Stanley Ho, an 89-year-old gaming tycoon, has filed a lawsuit against two daughters by his second wife, raising new questions about the fate of his estimated $3 billion fortune.
(More from TIME.com: Read “Macau: A Succession Saga Fit for a Casino King.”)
The lawsuit is the latest turn in a potentially destabilizing succession scandal that has captivated Hong Kong and Macau — the world’s largest gambling hub — for weeks.
Ho, a billionaire and one-time ballroom dancer, controls Asia’s largest gaming empire. He also has four families, having fathered at least 17 children by four de-facto wives.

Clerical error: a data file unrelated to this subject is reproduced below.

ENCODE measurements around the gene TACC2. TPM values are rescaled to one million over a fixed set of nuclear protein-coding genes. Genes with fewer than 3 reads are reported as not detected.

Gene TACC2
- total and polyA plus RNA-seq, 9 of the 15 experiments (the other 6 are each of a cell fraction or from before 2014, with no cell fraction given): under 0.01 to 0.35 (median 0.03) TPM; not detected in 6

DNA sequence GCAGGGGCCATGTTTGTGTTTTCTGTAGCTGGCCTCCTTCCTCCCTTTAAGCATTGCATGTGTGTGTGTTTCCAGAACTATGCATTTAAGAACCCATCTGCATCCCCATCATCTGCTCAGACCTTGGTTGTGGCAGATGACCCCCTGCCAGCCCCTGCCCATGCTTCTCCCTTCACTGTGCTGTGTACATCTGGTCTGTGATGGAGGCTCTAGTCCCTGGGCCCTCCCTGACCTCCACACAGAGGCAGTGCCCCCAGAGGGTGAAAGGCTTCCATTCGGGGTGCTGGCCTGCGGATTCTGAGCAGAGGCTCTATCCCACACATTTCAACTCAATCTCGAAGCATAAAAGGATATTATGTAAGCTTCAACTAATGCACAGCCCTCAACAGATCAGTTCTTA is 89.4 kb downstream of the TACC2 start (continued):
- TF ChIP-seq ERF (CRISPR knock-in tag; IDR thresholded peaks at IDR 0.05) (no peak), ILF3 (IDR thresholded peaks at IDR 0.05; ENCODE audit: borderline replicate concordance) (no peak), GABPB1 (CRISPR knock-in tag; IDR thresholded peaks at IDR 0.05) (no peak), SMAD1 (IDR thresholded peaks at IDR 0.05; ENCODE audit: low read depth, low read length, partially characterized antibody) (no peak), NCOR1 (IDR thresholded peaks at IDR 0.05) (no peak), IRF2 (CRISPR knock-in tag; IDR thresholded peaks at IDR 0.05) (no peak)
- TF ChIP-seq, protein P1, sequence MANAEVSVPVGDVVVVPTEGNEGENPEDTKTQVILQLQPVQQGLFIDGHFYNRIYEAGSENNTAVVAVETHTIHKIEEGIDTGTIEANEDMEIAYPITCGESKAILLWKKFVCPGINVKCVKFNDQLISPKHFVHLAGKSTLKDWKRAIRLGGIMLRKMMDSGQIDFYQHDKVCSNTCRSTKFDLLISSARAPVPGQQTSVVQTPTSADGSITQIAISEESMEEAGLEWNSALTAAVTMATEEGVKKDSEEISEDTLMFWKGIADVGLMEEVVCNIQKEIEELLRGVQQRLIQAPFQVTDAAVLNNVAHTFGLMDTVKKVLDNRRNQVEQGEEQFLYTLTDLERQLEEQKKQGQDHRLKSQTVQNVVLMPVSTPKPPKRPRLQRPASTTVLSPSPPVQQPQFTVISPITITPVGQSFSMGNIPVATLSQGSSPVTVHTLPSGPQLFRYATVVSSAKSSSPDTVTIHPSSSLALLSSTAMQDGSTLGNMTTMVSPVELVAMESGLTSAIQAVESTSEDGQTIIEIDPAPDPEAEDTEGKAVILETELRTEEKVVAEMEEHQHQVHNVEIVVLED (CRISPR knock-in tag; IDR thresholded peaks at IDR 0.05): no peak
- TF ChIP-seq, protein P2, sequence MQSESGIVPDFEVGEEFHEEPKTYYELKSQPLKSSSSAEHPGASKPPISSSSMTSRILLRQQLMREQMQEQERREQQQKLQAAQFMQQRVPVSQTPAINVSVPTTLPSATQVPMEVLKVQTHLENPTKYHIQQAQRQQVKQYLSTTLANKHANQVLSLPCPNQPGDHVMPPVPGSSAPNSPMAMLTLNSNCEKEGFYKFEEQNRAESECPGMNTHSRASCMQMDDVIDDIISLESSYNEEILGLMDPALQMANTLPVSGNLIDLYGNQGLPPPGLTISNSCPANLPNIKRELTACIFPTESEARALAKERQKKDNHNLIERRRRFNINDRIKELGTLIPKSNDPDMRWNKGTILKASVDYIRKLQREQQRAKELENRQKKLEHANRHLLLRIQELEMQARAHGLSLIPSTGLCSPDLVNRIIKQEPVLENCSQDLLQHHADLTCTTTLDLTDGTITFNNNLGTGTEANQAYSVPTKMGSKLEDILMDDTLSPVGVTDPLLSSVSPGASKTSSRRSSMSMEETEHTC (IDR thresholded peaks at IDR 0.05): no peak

In late January, it emerged that one faction of his family had wrested control of a large chunk of his holdings. The aging patriarch blasted the move, then backtracked. Now he’s on the offensive once again.
The scandal is salacious, yes, but politically significant too. Ho’s empire, product of a colonial-era gaming monopoly, still means a lot to Macau. His clan controls the majority of the city’s casinos, as well as the airport. The family business, STDM, is the city’s biggest commercial employer, and is linked to SJM, a Hong Kong-listed firm. SJM stock is down 16% since Jan. 24 and some analysts worry things could get worse.
No word from Ho on the lawsuit, yet, though his lawyer did note the billionaire is “very very annoyed, very very disappointed” — which, considering the stakes, seems like a (rather uncharacteristic) bit of understatement. (via Bloomberg)
(More from TIME.com: Read about Asia’s gambling industry.)